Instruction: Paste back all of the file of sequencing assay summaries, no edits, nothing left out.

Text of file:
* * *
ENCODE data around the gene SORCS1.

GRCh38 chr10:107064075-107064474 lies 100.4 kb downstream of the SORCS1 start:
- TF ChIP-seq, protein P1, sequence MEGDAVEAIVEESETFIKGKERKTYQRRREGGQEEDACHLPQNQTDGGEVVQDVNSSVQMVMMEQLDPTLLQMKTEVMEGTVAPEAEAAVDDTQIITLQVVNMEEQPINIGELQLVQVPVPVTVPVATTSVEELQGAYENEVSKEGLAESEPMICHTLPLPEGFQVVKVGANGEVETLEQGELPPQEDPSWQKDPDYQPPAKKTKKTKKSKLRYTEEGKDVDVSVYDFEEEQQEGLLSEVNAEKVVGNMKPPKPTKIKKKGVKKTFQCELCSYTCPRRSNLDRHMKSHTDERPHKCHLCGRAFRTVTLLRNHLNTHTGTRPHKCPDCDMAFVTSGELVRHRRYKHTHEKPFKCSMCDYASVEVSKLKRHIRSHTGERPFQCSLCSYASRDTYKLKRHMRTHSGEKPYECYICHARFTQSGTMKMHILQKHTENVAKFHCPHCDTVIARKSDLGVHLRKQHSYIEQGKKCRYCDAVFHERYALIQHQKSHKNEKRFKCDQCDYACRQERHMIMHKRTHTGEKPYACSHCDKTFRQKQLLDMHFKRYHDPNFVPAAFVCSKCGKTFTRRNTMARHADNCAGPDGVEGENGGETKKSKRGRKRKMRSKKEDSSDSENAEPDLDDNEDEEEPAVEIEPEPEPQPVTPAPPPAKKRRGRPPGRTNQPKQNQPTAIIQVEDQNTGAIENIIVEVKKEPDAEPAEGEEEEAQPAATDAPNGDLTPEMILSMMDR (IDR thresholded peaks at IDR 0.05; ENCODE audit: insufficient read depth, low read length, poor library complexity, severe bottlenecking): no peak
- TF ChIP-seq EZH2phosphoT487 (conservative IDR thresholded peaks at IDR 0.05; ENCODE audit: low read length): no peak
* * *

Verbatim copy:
ENCODE data around the gene SORCS1.

GRCh38 chr10:107064075-107064474 lies 100.4 kb downstream of the SORCS1 start:
- TF ChIP-seq, protein P1, sequence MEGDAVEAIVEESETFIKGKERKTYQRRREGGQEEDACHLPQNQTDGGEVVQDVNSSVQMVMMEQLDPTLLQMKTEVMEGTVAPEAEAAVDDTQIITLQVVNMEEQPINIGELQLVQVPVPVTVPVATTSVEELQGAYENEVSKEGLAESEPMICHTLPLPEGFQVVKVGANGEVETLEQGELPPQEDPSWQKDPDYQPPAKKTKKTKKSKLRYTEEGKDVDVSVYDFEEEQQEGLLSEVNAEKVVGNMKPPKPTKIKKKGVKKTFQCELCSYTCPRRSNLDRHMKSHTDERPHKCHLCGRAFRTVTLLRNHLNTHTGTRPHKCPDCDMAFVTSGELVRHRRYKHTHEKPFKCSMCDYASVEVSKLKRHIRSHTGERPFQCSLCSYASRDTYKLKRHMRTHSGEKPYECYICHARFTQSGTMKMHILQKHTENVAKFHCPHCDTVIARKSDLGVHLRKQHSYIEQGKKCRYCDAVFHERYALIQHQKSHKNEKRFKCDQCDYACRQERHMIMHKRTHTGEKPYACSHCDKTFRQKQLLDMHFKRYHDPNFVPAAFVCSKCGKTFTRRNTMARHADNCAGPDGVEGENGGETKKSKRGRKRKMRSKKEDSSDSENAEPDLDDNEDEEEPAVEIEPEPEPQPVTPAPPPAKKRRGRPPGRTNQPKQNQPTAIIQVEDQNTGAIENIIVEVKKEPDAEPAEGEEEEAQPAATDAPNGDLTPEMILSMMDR (IDR thresholded peaks at IDR 0.05; ENCODE audit: insufficient read depth, low read length, poor library complexity, severe bottlenecking): no peak
- TF ChIP-seq EZH2phosphoT487 (conservative IDR thresholded peaks at IDR 0.05; ENCODE audit: low read length): no peak